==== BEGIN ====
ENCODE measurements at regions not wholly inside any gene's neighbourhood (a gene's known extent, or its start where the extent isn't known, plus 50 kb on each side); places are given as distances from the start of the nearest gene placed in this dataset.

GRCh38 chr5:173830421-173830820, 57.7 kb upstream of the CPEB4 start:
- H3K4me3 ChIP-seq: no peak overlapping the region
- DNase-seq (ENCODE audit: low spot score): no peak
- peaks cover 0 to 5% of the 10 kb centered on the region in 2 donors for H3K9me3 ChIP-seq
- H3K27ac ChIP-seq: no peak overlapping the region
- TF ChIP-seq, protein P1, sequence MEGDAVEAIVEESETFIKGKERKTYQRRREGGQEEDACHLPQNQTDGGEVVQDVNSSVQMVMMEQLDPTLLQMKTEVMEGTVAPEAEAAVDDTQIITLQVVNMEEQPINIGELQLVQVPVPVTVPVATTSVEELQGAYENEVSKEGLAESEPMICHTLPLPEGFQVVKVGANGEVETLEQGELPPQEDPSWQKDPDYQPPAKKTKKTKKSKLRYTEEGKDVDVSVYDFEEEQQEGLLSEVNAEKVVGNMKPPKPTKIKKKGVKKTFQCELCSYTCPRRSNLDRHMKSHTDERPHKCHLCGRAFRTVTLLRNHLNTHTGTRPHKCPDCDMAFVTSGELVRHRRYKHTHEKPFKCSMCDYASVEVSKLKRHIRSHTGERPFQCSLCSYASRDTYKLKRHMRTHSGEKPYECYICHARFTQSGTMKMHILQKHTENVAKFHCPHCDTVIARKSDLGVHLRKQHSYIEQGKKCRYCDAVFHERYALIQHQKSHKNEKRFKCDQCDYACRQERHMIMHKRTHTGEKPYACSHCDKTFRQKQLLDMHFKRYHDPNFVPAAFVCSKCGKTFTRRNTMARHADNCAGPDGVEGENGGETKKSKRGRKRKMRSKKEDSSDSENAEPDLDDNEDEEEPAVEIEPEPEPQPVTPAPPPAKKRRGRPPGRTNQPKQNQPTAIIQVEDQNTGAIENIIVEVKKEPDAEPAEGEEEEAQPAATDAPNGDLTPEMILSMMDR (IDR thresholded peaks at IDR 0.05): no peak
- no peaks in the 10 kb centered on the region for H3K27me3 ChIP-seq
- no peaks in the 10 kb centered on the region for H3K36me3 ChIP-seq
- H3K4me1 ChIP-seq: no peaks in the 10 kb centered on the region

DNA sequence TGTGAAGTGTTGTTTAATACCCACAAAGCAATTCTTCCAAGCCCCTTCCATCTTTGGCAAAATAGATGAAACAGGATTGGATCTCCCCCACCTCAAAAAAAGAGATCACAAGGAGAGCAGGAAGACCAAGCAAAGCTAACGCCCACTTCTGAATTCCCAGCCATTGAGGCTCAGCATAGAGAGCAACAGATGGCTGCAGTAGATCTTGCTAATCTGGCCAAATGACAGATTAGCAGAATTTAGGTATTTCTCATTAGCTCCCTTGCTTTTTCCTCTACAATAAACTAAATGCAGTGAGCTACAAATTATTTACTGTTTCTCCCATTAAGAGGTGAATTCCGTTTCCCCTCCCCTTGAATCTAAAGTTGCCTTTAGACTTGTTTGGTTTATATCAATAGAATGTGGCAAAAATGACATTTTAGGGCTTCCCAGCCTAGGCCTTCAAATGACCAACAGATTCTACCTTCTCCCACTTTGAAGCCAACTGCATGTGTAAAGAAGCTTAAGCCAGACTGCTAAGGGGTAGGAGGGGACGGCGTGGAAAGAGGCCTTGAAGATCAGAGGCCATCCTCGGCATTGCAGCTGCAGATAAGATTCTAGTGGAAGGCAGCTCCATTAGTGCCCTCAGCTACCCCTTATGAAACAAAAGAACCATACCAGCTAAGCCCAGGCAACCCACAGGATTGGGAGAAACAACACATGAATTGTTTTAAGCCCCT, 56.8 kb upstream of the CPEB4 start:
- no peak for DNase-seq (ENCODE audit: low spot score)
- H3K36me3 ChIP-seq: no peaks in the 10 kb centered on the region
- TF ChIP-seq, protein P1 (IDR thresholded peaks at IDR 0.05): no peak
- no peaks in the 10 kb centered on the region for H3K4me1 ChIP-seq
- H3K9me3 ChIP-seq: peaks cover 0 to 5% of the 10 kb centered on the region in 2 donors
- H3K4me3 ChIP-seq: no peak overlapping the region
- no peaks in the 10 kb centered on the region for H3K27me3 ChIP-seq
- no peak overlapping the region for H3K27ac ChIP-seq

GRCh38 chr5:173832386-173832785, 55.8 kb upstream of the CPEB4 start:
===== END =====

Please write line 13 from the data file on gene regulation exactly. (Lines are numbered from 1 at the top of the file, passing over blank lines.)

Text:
- H3K36me3 ChIP-seq: no peaks in the 10 kb centered on the region